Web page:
Sunday, December 12, 2004

Imaginary Friends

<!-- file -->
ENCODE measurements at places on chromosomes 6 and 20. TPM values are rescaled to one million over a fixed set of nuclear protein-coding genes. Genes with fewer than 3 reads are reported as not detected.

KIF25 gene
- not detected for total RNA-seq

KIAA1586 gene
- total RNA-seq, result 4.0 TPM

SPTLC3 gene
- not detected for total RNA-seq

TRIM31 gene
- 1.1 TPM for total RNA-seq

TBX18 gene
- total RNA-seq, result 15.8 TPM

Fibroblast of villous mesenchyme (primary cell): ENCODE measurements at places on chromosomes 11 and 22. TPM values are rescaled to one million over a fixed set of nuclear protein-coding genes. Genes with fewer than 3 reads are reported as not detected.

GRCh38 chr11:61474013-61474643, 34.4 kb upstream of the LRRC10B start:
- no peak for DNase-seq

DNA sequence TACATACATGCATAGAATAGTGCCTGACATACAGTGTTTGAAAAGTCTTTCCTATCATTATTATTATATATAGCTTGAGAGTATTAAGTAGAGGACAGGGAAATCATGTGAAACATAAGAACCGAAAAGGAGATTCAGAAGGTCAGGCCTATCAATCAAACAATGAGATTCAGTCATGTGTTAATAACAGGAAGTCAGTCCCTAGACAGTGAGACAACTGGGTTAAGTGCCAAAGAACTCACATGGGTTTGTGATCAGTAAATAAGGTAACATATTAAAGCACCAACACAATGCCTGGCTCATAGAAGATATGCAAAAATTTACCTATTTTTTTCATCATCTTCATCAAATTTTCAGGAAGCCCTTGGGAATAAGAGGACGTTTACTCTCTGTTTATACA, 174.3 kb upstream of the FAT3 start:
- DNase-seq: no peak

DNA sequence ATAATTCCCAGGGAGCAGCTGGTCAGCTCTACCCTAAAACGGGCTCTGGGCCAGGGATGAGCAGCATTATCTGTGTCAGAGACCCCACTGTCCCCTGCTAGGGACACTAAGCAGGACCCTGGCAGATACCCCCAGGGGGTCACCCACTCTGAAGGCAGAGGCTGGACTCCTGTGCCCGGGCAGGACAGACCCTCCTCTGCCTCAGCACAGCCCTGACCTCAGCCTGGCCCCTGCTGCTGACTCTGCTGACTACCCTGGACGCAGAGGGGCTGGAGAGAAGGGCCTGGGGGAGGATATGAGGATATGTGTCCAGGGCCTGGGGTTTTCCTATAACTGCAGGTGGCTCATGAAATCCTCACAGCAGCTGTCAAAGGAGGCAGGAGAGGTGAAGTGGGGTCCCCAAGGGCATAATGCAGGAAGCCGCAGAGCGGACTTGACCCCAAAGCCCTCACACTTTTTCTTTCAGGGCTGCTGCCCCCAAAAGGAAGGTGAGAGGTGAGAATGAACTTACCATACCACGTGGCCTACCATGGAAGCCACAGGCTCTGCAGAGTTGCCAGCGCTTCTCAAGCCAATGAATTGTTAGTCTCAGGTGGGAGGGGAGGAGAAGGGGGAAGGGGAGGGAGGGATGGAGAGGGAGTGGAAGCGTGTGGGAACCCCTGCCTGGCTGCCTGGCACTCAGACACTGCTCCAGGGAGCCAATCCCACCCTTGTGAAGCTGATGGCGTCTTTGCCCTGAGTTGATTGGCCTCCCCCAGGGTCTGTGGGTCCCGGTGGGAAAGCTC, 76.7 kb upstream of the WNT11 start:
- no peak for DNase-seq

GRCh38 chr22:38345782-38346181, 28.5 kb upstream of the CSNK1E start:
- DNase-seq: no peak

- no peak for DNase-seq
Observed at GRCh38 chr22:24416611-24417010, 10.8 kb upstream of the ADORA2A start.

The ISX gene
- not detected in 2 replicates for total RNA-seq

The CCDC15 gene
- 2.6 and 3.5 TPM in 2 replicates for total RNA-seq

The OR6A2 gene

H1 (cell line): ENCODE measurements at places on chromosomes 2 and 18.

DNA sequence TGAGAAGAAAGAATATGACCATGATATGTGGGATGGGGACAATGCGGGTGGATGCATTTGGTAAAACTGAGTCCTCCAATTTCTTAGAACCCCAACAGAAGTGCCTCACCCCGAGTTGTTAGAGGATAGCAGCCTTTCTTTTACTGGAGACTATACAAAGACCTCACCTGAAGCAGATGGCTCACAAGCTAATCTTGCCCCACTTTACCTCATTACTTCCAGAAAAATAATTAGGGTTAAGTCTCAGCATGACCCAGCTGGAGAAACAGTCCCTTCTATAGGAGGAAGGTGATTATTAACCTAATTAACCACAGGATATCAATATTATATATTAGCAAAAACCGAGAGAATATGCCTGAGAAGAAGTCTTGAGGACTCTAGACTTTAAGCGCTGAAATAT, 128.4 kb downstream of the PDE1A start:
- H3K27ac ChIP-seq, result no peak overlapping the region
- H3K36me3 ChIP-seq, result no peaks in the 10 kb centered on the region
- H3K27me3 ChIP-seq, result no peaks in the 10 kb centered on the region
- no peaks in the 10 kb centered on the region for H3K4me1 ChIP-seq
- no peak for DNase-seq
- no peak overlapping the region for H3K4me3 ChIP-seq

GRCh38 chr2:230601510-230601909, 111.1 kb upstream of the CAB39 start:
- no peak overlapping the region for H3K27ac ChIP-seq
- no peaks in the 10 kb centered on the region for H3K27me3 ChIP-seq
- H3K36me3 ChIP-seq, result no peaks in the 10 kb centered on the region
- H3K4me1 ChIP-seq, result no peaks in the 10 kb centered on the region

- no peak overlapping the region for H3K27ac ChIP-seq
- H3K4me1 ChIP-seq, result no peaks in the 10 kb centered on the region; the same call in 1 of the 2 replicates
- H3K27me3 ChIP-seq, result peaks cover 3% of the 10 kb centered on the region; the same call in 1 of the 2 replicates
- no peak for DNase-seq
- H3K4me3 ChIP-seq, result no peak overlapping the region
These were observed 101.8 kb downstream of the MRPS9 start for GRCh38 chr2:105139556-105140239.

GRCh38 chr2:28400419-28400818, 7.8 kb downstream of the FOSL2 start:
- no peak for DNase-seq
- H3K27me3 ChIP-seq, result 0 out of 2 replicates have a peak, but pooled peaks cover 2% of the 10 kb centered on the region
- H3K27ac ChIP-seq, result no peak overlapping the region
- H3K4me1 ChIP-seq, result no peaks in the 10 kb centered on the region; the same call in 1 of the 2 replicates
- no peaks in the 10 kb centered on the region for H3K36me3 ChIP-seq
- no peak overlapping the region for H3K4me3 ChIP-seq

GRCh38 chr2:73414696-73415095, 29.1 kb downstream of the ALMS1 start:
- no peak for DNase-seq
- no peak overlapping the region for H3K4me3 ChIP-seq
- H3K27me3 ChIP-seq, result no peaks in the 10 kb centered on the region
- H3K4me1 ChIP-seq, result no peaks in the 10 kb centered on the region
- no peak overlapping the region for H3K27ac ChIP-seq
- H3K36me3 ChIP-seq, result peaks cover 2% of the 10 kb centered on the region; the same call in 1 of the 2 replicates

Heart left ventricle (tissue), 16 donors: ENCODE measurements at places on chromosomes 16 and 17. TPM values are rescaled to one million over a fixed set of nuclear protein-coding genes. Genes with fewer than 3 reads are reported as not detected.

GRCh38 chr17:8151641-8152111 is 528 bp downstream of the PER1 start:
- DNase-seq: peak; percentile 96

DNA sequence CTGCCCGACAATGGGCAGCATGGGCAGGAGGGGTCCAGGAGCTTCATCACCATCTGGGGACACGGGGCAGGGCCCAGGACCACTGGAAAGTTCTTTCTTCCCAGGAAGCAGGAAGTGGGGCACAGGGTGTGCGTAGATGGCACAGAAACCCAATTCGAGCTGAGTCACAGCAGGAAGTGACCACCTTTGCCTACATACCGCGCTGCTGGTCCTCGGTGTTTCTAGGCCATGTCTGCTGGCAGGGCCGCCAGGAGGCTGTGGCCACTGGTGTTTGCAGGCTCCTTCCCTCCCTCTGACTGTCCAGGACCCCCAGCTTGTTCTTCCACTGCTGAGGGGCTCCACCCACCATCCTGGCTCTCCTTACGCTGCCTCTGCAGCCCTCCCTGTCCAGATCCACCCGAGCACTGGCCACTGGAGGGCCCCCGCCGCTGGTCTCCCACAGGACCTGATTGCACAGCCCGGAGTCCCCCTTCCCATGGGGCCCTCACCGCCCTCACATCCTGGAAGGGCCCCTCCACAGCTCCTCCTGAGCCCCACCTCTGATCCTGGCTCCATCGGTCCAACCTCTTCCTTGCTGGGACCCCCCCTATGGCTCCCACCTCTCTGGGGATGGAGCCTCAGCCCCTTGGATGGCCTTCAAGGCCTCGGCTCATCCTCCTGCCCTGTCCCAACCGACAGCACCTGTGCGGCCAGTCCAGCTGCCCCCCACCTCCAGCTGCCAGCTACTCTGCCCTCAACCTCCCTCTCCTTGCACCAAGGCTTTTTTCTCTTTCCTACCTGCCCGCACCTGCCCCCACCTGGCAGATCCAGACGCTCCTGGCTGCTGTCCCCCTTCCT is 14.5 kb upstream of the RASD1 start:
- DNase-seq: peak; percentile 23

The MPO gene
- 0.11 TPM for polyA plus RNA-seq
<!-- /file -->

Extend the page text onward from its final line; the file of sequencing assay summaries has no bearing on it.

According to this article from Reuters Health, most middle-aged school children have imaginary friends -- and it's perfectly normal. The friend could be in the form of a person or animal. A German study noted that the friend may stick around well into the teen years. Is this truly a surprise to anyone? It isn't to me. Children, in their innocence, are much more open and sensitive than their adult contemporaries. Before they become burdened with facts, peer pressure, and video games, they are able to freely sense and connect with the world around them in ways that adults -- whose senses have been dulled and deadened by stress and "significant" responsibilities -- have long lost. I don't think I am giving anything away when I say that I myself had imaginary friends. And, yes, I do mean that in the plural. But just like most folks in Western society, the prevailing culture (through the indoctrination of public education among other things) hardened me and prejudiced my mind against the supranormal (a term I often prefer to "supernatural"). Do you see what I am getting at? Those imaginary friends probably aren't so imaginary after all. In fact, I would go so far as to say they are a part of the natural world, operating just beyond dulled senses. Can we sharpen those senses again? Can we regain that connection with the "unseen" part of the world? And what would happen if we did? URL for Reuters Article:

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